Role of magnetic resonance spectroscopy in cerebral glutathione quantification for youth mental health: A systematic review

Research output: Contribution to journalReview article

Authors

External organisations

  • School of Sport, Exercise and Rehabilitation Sciences; University of Birmingham; Edgbaston Birmingham B15 2TT UK
  • Centre for Youth Mental Health, The University of Melbourne, Melbourne, Victoria, Australia.
  • Institute for Mental Health, University of Birmingham, Edgbaston, Birmingham B15 2TT, UK.
  • Department of Psychology, University of Birmingham, Birmingham, UK; Melbourne Neuropsychiatry Centre, Department of Psychiatry, University of Melbourne & Melbourne Health, Melbourne, Australia.
  • Orygen, The National Centre of Excellence in Youth Mental Health, Melbourne, Victoria, Australia.

Abstract

AIM: Oxidative stress is strongly implicated in many psychiatric disorders, which has resulted in the development of new interventions to attempt to perturb this pathology. A great deal of attention has been paid to glutathione, which is the brain's dominant antioxidant and plays a fundamental role in removing free radicals and other reactive oxygen species. Measurement of glutathione concentration in the brain in vivo can provide information on redox status and potential for oxidative stress to develop. Glutathione might also represent a marker to assess treatment response.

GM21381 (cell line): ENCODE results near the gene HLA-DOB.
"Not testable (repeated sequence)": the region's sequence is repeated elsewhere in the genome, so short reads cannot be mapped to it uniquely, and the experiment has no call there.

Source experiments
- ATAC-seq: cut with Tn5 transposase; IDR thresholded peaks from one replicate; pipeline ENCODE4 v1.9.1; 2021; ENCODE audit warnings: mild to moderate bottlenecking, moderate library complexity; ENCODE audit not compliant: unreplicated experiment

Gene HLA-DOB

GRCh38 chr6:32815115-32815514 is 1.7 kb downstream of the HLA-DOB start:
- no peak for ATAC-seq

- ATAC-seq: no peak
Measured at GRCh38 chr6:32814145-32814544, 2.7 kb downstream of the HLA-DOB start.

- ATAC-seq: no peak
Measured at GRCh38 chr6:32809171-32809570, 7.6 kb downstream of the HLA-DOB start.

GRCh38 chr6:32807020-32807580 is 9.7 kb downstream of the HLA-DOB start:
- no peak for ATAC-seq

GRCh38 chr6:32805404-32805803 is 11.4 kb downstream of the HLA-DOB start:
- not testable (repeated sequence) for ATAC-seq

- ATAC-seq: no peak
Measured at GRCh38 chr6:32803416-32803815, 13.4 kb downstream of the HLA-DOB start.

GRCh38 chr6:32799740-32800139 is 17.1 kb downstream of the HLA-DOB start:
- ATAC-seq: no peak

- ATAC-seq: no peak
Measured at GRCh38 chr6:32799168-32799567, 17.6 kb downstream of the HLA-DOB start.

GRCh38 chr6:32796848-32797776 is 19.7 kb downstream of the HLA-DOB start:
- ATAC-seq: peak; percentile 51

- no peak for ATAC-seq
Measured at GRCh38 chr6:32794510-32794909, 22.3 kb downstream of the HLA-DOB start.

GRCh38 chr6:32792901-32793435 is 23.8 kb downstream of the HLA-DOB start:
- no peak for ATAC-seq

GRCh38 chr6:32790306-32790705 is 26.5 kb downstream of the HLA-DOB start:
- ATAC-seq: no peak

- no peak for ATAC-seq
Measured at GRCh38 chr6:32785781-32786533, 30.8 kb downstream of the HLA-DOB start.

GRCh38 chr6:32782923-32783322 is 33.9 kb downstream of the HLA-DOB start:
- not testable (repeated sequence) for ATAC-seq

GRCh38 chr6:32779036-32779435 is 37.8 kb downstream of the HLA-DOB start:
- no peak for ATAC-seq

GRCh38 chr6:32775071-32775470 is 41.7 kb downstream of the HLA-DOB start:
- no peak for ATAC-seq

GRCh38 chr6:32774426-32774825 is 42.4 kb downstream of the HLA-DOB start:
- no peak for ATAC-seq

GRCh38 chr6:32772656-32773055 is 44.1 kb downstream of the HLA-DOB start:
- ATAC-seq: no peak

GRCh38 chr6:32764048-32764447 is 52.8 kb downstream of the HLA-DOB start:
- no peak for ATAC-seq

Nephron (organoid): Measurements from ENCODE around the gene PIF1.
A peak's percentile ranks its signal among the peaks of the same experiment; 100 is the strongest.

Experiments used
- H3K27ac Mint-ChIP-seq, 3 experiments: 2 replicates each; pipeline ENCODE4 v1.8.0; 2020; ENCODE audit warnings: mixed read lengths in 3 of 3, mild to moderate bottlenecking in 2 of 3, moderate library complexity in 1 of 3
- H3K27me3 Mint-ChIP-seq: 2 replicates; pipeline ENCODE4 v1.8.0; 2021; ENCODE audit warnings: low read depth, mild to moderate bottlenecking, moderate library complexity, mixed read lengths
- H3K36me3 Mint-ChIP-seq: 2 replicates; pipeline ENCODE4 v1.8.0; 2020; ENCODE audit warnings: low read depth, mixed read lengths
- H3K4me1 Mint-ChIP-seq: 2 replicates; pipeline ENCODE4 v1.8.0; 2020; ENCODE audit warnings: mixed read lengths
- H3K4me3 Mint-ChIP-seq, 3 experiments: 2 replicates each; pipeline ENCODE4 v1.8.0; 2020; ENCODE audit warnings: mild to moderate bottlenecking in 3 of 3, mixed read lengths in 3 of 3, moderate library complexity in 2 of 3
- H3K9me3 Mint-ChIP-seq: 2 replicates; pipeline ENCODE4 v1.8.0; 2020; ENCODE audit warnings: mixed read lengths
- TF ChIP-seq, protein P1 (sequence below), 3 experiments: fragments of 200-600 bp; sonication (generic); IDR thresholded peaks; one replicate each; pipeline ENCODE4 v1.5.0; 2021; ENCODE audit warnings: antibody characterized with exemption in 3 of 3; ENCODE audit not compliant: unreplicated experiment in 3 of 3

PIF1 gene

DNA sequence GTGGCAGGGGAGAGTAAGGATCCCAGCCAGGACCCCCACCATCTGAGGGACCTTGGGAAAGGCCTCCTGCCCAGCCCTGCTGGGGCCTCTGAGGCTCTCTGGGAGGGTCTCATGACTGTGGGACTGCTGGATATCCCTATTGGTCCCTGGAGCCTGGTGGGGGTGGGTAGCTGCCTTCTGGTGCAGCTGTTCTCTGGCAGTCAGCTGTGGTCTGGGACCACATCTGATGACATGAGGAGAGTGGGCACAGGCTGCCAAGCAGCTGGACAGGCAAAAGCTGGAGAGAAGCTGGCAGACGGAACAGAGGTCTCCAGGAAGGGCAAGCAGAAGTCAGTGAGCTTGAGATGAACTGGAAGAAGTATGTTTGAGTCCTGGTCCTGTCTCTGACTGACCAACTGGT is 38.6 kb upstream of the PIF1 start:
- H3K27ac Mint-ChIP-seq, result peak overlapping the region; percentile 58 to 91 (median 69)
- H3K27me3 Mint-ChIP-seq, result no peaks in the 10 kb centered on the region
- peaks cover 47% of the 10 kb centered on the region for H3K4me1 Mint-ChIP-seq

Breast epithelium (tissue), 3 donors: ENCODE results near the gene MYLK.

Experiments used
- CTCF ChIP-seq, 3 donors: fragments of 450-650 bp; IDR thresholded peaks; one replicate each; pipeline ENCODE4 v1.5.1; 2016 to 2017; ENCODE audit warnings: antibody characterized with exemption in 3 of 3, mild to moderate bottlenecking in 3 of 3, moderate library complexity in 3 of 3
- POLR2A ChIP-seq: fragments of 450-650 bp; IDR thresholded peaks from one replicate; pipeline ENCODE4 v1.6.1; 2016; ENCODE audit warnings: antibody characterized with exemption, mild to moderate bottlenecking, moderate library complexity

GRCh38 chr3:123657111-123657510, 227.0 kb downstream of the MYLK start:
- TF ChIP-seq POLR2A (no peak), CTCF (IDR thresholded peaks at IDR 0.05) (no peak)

METHODS: This paper systematically reviews studies that assess glutathione concentration (measured using magnetic resonance spectroscopy) in various mental health conditions.

RESULTS: There is limited evidence showing altered brain glutathione concentration in mental disorders; the best evidence suggests glutathione is decreased in depression, but is not altered in bipolar disorder. The review then outlines the various methodological options for acquiring glutathione data using spectroscopy.

CONCLUSIONS: Analysis of the minimum effect size measurable in existing studies indicates that increased number of participants is required to measure subtle but possibly important differences and move the field forward.

Bibliographic note

© 2019 The Authors Early Intervention in Psychiatry Published by John Wiley & Sons Australia, Ltd.

Details

Original languageEnglish
JournalEarly Intervention in Psychiatry
Early online date31 May 2019
Publication statusE-pub ahead of print - 31 May 2019

Keywords

  • glutathione, magnetic resonance spectroscopy, youth mental health